California’s prison system is in a state of crisis. Routine violations of incarcerated people’s Eighth Amendment protections from cruel and unusual punishment — including a lack of medical care, overcrowding and ongoing endangerment of incarcerated people with dramatic COVID surges — are compounded by climate-induced disasters that result in losses of power, water and food.
What’s more, the California Department of Corrections and Rehabilitation (CDCR) has repeatedly failed to evacuate incarcerated people for weather-related emergencies in recent years, disregarding their human rights.
These crises are set to come to a head in coming weeks in Corcoran, California, where the refilling of Tulare Lake has created an imminent danger of flooding at two already-crumbling and overpopulated state prisons. This spring’s slow-moving flooding disaster is projected to hit the largest prison in the state, California Substance Abuse Treatment Facility, and the connected California State Prison-Corcoran, caging a total of 8,138 people.
More than 8,000 People Are Incarcerated in the Middle of a Historic Lakebed
The two state prisons in Corcoran — California State Prison-Corcoran (CSP-COR) and Substance Abuse Treatment Facility and State Prison (SATF) — are located side by side at the southernmost edge of the city of Corcoran. The two prisons were built after the largest floods in Corcoran’s recent history, which occurred from January to July of 1983. These two prisons have not withstood this type of flooding before. This year, a deluge of atmospheric rivers and unprecedented snowfall have created never-before-seen conditions for the buildings and infrastructure of these two prisons.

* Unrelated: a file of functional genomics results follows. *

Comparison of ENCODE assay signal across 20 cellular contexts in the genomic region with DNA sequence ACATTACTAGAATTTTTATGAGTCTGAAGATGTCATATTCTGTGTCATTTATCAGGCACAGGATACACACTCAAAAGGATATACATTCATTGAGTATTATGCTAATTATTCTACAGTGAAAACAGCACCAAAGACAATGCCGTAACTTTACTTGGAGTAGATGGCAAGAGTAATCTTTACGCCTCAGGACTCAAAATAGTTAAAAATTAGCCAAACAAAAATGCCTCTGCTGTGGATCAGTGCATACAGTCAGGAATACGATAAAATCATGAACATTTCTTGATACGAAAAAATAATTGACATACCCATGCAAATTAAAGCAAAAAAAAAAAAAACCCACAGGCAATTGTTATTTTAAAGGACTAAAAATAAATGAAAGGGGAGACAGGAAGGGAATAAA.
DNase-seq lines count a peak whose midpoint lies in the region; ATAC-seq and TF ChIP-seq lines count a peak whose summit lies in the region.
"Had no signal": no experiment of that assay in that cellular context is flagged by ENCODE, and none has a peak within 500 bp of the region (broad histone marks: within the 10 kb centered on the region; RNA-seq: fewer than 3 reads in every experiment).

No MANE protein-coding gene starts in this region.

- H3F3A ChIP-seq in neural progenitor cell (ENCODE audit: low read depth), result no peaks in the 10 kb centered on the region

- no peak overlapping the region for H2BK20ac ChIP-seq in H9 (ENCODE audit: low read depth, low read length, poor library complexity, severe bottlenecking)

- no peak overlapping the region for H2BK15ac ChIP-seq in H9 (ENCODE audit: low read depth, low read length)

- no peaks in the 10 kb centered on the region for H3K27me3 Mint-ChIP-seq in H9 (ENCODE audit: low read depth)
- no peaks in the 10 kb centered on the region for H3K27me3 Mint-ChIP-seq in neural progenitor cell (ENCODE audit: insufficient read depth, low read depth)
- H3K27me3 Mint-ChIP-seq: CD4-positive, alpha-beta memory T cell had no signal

To the west of the two prisons is the advancing shoreline of the refilling Tulare Lake, which is currently about two miles away. While it may seem far-fetched for the shoreline to move this rapidly, projections for this year’s growth of the Tulare Lake include parts of Fresno, which is 40 miles north of the current lakeshore. As Californians are certainly aware, climate change causes a whiplash of record precipitation on one hand, and record-high temperatures in the summer on the other hand. The lake’s growth is not steady or predictable; instead, it depends on a series of interrelated factors: rainfall, rate of snowmelt, rate of runoff from the Sierras, diversion efforts of the rivers and streams, the release of floodwater onto farming lands, and levee maintenance to protect residences.
In between the current boundaries of the lake and the prisons is land owned by J.G. Boswell Company, one of the largest cotton producers in the world. The company has been under fire in the past two weeks for using its extensive irrigation system to keep its own prime land at the basin of the historic lake dry and backing up water along the rivers feeding into the lake, which has resulted in flooding in residential areas and other farmers’ land.